New Indie Film Feels Oddly Tone Deaf in a #MeToo World
In Support the Girls, Lisa (Regina Hall) manages Double Whammies, a restaurant populated by scantily-clad waitresses who serve food to guys watching the Big Game or the Big Fight. It’s billed as a family restaurant, but it’s hard to imagine the wife who wants to eat a burger and fries while watching women built like swimsuit models bring the drink refills and ketchup bottles. The restaurant is populated by the usual cast of characters — the party-hearty drinker, the 20-something with the sugar daddy older than her father, the world weary server who knows how to use what Mother Nature gave her, but wants to move on to more respectable employment, and the manager who acts as a mother to her team of “girls”.
The premise and the cast of characters could be fashioned into a wide range of films. It’s tailor-made to be an American Pie-meets-Porky’s raunch comedy where some bodily fluid or other gets accidentally served up in the Special of the Day. Or it could be sounding board for a thematic subtext about women who are forced to use their bodies to make ends meet in a way that’s surprisingly socially acceptable. Unfortunately, Support the Girls is a meandering mess that never seems to find its true identity. It’s either a comedy that isn’t very funny or a drama that isn’t very … uh … dramatic.
In a #MeToo world, Support the Girls is oddly tone deaf. With cleavage heaving and cheeks falling out of short shorts, the waitresses stage a car wash to help with a co-worker’s legal bills. The only moral question raised by anyone is the owner’s contention that the proceeds should go to the restaurant and not the individual server. Yet later in the film when a waitress has a little too much flesh fall out of her top, the patrons are outraged and pandemonium ensues? The double standard is never explored or explained. Half-naked car wash? Good. Nip-slip? Bad.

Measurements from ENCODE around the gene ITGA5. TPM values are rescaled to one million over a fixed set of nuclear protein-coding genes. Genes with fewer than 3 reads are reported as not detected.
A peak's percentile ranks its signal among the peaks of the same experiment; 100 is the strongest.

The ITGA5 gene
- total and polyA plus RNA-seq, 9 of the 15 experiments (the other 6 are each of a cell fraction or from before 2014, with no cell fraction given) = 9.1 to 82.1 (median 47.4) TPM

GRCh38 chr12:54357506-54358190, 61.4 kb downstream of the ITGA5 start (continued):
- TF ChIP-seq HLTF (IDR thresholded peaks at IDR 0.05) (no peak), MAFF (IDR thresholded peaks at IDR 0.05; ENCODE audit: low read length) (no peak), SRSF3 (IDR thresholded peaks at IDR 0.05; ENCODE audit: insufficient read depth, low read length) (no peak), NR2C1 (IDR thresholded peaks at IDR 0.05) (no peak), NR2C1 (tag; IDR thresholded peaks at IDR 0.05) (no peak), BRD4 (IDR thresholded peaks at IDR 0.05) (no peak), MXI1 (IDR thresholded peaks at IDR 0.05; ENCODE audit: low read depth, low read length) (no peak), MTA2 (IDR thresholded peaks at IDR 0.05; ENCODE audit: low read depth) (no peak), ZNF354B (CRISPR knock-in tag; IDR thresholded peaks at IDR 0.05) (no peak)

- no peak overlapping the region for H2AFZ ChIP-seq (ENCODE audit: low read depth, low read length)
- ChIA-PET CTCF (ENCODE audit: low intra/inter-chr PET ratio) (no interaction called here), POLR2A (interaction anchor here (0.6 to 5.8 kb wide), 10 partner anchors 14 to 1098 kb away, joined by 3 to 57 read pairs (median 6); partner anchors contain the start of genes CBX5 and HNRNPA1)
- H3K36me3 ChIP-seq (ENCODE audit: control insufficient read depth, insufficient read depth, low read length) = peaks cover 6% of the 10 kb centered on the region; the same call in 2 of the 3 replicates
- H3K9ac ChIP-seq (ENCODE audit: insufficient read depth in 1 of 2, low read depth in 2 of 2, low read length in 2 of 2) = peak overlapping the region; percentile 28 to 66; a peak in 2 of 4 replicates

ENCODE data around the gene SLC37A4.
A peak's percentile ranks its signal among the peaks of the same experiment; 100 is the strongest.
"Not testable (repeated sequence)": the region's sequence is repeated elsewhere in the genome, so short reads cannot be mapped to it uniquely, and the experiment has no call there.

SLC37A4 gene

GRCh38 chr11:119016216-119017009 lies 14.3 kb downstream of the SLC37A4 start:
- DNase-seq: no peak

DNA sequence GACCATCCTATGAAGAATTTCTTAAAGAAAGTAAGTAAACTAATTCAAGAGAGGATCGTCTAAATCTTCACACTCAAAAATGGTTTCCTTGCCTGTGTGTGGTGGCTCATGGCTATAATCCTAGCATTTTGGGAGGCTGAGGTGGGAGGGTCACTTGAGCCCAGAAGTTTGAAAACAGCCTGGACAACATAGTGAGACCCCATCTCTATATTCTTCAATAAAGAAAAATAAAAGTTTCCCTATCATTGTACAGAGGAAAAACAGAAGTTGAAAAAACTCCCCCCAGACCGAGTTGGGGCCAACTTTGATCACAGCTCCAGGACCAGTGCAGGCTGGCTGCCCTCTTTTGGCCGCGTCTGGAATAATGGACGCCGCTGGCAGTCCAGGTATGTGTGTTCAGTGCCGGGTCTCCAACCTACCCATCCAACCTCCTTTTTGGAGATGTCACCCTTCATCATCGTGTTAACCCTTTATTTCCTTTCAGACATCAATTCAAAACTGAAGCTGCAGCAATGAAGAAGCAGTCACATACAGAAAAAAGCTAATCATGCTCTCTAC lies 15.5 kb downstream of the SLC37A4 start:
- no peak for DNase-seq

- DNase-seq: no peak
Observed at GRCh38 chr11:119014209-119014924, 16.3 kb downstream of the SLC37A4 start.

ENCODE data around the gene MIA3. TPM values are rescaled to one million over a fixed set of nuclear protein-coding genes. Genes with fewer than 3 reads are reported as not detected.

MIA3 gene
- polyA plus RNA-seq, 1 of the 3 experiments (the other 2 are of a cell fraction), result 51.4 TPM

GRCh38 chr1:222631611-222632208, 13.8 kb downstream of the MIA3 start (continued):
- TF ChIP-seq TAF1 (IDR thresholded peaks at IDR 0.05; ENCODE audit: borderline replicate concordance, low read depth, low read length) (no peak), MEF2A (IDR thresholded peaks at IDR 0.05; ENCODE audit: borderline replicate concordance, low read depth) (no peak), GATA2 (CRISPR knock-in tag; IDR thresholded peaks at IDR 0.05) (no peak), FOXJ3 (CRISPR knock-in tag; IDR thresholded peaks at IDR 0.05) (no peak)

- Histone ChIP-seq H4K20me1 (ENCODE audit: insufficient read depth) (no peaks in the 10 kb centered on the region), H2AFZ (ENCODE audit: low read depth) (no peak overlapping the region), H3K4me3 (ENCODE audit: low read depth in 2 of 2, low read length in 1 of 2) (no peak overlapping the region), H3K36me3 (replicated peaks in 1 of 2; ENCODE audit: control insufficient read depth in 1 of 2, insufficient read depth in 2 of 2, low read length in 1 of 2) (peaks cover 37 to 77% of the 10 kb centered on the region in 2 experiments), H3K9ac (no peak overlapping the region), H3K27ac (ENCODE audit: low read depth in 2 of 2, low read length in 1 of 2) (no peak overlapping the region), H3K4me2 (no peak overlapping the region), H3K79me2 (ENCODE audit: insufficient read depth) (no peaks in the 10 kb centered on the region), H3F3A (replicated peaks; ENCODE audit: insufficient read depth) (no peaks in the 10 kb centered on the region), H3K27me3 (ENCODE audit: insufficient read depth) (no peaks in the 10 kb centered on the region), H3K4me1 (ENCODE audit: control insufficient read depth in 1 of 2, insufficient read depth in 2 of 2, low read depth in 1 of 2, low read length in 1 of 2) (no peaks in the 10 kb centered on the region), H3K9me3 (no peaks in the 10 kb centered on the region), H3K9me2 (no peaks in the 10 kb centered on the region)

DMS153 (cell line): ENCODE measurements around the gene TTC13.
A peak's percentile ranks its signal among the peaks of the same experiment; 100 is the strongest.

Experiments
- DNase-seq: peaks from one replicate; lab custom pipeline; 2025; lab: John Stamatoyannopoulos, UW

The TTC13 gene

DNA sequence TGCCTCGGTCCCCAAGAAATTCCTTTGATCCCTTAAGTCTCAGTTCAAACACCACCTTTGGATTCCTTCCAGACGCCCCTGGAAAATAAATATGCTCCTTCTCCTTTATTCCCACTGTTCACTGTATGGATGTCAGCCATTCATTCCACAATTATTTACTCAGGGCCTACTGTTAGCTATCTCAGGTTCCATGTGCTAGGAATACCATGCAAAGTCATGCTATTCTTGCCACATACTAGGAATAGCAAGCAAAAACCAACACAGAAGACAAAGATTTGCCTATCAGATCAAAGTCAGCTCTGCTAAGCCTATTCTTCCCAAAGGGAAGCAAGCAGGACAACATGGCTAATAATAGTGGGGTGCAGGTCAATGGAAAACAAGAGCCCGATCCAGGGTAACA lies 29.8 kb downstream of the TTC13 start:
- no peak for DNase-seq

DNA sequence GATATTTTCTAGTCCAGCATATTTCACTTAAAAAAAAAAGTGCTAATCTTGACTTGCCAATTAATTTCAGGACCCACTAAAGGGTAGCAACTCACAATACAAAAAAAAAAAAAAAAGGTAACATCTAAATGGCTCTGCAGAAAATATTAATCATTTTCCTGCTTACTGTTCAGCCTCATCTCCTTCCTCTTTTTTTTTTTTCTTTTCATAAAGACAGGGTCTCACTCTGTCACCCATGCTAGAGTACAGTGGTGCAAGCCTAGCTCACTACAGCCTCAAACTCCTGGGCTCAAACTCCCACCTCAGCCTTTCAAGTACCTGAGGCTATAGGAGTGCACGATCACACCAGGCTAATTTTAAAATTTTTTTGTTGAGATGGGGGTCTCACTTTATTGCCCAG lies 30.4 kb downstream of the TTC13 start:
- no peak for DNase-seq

The film is an exercise in adequacy. It’s the kind of movie that charitable film-goers would describe as “fine”, a harmless, forgettable ninety minutes. But in a world filled with so much content, it’s hard to give Support the Girls any kind of a free pass. The characters are bland. The plot is predictable. And the themes are inconsistent.
If you want to make a slapstick comedy, feel free to throw the rule book out the window. Offend all genders and races equally, and you’re on safe ground. But, we live in enlightened times where subjects like female empowerment and sexual harassment demand to be responsibly portrayed. Support the Girls doesn’t offend with its depiction of its subject matter. It commits a greater sin: it never acknowledges that these are issues at all.
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